Skip to main content

First Tour of the TriEx in 2010

Adam Prince and I took a Sunday morning tour to check out construction of the Triangle Expressway, NC's first Toll Road. I had not been down to check progress since I first toured the area last fall. The TriEx (as the Turnpike Authority is trying to get potential users to call it) is made up of 2 parts: The Triangle Parkway (an extension of NC 147) and the Western Wake Freeway, an extension of NC 540 from NC 55 north of Apex to the NC 55 Bypass in Holly Springs.
Here's a map to help explain the two parts and to identify the locations where we went on this trip (map excerpt taken from NCTA 2009 Annual Report, p. 17):
We expected to see more progress on the Triangle Parkway than the Western Wake Freeway, but it turns out it was the exact opposite. The contractors (who are working under the name The Raleigh Durham Roadbuilders, very original) started tree cutting and landscaping at the northern end of the Triangle Parkway, starting where it will depart from the existing NC 147:
Above is a photo from the southbound lanes while below is a view going northbound:
The tree cutting and landscaping continues, but only as far as just south of the US EPA complex. Here's a view north from the end of the cutting back toward Hopson Road, which will have the one of the two interchanges on the parkway (the other being for Davis Drive, number 3 in the map above:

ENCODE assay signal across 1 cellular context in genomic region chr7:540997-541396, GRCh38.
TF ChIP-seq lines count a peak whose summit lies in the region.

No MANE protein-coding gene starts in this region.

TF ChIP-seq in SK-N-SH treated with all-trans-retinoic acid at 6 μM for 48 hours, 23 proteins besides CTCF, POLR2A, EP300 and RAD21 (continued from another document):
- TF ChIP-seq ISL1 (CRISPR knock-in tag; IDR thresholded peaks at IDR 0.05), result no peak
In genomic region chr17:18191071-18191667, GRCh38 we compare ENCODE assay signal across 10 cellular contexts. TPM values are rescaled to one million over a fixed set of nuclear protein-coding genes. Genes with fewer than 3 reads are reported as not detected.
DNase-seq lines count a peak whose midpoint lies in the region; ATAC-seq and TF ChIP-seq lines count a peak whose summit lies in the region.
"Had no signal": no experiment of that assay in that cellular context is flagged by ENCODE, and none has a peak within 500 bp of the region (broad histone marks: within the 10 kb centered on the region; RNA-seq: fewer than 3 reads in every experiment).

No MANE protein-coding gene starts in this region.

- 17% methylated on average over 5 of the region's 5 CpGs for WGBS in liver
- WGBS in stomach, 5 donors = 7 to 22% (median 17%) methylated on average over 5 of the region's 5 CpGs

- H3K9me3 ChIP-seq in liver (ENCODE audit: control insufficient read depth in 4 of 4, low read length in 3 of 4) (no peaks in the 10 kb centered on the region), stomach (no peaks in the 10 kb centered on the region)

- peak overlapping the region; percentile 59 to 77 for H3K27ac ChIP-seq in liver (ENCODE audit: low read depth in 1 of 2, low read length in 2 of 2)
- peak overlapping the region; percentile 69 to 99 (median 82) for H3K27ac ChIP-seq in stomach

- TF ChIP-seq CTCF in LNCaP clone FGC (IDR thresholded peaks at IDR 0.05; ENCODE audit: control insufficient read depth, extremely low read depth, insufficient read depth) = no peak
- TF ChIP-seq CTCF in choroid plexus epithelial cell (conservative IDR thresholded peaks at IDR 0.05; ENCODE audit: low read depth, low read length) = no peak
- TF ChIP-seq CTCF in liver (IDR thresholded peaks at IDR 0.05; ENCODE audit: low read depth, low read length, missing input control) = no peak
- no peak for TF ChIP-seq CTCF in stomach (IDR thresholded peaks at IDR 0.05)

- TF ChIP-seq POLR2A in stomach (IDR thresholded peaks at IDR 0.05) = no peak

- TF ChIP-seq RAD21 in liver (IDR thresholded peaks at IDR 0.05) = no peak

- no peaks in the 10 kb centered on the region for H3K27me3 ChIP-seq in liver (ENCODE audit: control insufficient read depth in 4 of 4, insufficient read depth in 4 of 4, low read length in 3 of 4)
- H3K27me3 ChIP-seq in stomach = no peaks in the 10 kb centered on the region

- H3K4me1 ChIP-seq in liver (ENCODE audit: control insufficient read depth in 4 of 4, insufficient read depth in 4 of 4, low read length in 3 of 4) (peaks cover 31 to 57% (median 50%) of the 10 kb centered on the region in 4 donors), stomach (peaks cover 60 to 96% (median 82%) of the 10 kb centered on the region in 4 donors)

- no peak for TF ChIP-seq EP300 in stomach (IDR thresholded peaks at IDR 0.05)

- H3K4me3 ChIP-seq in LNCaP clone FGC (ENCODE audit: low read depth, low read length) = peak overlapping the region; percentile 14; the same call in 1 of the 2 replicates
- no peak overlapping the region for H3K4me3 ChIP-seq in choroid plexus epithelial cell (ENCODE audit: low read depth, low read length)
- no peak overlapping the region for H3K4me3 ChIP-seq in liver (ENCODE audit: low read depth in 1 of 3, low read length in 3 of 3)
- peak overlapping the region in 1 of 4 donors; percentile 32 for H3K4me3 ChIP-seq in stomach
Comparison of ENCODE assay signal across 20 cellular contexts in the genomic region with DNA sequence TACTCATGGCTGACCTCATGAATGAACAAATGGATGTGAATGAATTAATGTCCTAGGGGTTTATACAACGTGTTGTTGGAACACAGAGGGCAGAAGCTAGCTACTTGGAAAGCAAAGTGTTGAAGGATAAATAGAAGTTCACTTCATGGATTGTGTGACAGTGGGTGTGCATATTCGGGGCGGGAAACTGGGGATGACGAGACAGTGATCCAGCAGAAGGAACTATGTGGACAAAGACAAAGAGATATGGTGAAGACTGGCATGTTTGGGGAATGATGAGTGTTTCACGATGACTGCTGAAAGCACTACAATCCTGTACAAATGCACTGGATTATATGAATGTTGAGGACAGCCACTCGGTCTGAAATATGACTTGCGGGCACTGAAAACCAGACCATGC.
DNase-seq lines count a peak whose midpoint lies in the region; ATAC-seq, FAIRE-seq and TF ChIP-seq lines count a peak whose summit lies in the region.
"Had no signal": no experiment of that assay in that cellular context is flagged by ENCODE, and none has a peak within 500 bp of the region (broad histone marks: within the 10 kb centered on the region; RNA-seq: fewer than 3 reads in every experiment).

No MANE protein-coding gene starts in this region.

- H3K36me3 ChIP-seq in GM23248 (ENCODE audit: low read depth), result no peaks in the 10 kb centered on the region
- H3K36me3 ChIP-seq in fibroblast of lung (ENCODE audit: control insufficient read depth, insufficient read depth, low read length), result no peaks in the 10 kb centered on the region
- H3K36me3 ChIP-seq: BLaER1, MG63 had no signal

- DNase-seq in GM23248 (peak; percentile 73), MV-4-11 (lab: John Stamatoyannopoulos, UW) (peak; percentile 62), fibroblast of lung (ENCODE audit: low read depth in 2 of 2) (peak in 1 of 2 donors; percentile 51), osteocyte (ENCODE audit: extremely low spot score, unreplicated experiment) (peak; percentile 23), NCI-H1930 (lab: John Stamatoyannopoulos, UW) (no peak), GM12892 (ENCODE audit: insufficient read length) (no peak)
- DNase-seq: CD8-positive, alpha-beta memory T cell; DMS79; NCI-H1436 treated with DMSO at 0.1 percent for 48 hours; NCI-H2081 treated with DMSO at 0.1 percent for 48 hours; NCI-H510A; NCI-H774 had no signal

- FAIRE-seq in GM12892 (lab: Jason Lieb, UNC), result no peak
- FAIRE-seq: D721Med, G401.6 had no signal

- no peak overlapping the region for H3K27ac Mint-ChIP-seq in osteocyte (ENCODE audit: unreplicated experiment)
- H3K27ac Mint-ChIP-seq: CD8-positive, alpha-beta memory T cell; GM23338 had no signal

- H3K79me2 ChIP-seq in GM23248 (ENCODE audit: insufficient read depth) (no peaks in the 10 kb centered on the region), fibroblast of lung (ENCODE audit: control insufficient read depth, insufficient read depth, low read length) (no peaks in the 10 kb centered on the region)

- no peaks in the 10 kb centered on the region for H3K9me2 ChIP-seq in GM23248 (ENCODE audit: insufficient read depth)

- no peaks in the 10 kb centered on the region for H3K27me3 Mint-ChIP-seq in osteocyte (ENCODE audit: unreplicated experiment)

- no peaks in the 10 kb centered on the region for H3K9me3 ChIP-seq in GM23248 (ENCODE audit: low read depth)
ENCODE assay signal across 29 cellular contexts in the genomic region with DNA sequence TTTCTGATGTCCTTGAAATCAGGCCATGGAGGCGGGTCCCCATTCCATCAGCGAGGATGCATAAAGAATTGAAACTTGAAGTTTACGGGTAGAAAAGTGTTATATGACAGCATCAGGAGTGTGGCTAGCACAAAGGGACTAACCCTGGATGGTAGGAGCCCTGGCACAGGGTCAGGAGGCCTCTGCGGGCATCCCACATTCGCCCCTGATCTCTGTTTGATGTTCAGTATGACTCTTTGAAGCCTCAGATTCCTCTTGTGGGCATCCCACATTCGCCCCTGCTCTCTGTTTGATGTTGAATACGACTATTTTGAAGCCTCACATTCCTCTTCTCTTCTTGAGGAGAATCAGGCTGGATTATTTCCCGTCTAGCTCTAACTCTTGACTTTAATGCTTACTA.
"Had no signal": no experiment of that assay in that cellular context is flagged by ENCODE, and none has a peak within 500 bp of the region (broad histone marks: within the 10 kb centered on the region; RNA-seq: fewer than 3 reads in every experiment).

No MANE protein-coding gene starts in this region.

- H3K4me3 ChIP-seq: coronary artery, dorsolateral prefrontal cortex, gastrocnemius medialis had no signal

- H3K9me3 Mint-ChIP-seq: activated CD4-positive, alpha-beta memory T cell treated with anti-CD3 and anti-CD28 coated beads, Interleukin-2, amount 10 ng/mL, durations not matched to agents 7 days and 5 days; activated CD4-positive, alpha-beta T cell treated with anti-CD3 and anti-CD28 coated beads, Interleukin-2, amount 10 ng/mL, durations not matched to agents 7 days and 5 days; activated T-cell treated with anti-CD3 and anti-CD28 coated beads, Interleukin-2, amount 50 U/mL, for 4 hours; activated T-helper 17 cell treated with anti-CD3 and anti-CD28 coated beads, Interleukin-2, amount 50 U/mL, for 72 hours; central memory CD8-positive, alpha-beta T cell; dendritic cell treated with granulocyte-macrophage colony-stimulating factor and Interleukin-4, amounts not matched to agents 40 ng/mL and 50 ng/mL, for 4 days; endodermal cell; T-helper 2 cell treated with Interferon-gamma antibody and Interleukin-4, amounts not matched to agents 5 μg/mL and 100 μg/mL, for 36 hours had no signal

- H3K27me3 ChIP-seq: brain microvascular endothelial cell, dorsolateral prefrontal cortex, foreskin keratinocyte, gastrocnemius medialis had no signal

Here's a view from the overlook on the other side of the road:
The ground overlooking the above view will be used as part of building a bridge for the road/ parkway intersection. The dimensions of the bridge were marked by stakes like below:
This was on the west side of the Parkway right-of-way, a similar stake was marked on the east side. Here was some of the equipment doing preliminary work on the bridge:
There was no work going on here, in contrast to where we went next, the current end of NC 540 at Exit 66:
Notice the cars parked on the left for contractors doing work even on Sunday.
Now an indulgence:
A closeup of the Exit 66A gore sign. Since I'm partially responsible for the taped over number, and the map shows different interchange numbers, I thought I'd take a photo before 'my exit numbers' were possibly removed.
Now back to the overview of construction progress: